If you’ve never prepared a prime rib roast before, you might be intimidated to cook your first one this holiday season. But you shouldn’t be! Perhaps you have cooked prime rib before but you’re ready for some new ideas for the rub. Either way, keep reading and you’ll find this timeless Christmas tradition will leave your guests coming back again and again over the years.

1. Choose Your Rib Wisely

A well-chosen roast means you won’t have to stress about the extras as much. The phrase “prime rib roast” can be misleading, since it doesn’t refer to the USDA’s grading method for prime cuts of meat. Prime rib actually indicates that the highest quality of meat from the rib was selected. At Skip’s, we can help you find meat that is most desirable.

Estimate how many people you’re expecting.

On average, each person will eat about three-fourths of a pound (or 12 oz.) of meat during an intimate, sit-down meal. If you’re planning a buffet-style get-together, average a half pound of boneless meat (8 oz.) per person. If you’d like bone-in prime rib, we recommend you purchase 1 bone for every 2 adults for the holidays. The bones add weight and isn’t necessarily an edible part of the roast.

Select your bone-in prime rib.

We highly recommend bone-in rib roast as it renders a more succulent, juicy flavor. When you place the roast fat side up in the pan, the rib bones also serve as a roasting rack, so the meat doesn’t touch the bottom of the pan while it’s cooking.

Upon request, our butchers will also trim and tie the meat for you so you won’t have to worry about how to do it yourself. We can cut away the bones, trim the fat, and then tie the bones back together. We can also leave about one inch of fat on the bones to add to the flavor of the roast.

2. Prepare the Rub

You can season the roast a day in advance, but no later than 2 hours before cooking time. The seasoning needs time to flavor the meat while it’s raw. When you’re ready to season, you can pick from countless options for rubs.

First, cover the entire roast with olive oil – this will help give the exterior a flavorful, crusty texture. You can then keep it simple by mixing ¼ cup kosher salt with ¼ cup pepper and rubbing it all over the roast. If you want something a bit more fancy, consider these options:


Mix together: ⅓ cup kosher salt; 3 Tbsp. dry mustard; 4 tsp. black pepper; 1 ½ tsp. garlic powder; 1 Tbsp. onion powder; 2 tsp. dried thyme; 2 tsp. dried oregano; 2 tsp. ground coriander; and 2 tsp. celery seeds. (Note: this will make more than you need, so use about 1/4 cup of the mixture and save the rest for the next big holiday!)


Mix: 2 Tbsp. black pepper; 2 Tbsp. kosher salt; 2 Tbsp. light brown sugar, packed; 1 Tbsp. dried oregano; and 1 tsp. smoked/sweet paprika.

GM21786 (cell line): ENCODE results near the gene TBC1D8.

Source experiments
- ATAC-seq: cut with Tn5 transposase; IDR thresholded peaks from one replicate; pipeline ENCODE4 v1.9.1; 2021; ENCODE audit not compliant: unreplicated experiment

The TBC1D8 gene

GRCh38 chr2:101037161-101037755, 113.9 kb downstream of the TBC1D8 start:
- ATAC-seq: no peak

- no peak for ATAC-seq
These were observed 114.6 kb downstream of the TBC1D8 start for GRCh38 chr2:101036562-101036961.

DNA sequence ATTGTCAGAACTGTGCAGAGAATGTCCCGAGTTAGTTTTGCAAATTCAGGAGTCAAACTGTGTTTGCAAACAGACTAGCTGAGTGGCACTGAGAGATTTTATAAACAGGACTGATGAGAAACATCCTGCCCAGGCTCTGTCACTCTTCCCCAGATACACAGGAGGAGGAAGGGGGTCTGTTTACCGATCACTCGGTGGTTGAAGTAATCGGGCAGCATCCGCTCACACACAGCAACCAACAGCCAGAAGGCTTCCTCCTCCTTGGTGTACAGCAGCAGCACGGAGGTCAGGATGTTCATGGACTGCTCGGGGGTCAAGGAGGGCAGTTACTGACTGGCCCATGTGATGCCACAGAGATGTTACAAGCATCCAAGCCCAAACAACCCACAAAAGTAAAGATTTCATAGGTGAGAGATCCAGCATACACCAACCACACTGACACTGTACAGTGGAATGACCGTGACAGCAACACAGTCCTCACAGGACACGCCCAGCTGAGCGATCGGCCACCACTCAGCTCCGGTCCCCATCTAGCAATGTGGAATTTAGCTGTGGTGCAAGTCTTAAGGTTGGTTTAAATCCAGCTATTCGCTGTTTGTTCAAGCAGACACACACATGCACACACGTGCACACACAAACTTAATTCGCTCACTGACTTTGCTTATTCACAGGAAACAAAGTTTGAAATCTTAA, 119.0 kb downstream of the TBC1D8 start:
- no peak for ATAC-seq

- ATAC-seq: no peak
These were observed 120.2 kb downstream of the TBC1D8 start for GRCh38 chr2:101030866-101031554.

Combine: 3 cloves of garlic, crushed; ¼ cup Dijon mustard; ¾ cup chopped fresh parsley; 1 ½ Tbsp. fresh (or 1 ½ tsp dried) thyme leaves; and 1 ½ Tbsp. fresh (or 1 ½ tsp. dried) rosemary leaves.

Once you decide on your rub, simply sprinkle until the whole roast is covered. You can also slice 1 inch by ½ inch into the fat side of the roast to help the flavor of the rub penetrate deep into the meat.

3. Cook the Rib

Before you cook the rib, make sure the roast is at room temperature, so remember to remove the roast from the fridge at least two hours before you plan on putting it in the oven. Preheat the oven to 450°F.

Place the roast fat side up, bone side down, in a large roasting pan. Cook for 15 minutes, then reduce the oven temperature to 325°F. This allows the heat to sear the roast, trapping the juicy flavors inside while the rest of the meat cooks. On average, each pound of rib needs 15 minutes to cook (i.e., a 4 lb. roast needs to cook for 1 hr. after the temperature has been reduced).

For absolute accuracy, purchase a meat thermometer. Some versions remain in the meat as it cooks, while others are removable, but either will help you know when the roast is fully cooked. The thermometer should read 110°F before you pull it out of the oven.

After you pull it out, cover it loosely with aluminum foil and let it rest for 20 minutes. The roast will continue to cook, raising the internal temperature to about 130°F. This allows the flavor from the juice to settle over the entire roast.

At this point, simply remove the foil, cut the ties, and serve this unforgettable, medium rare prime rib roast to your hungry guests! Some perfect sides are creamed spinach, green bean casserole, mashed potatoes, and dinner rolls.

Want to place an order for your prime rib roast? Order online or call 585.865.3896 for any occasion!

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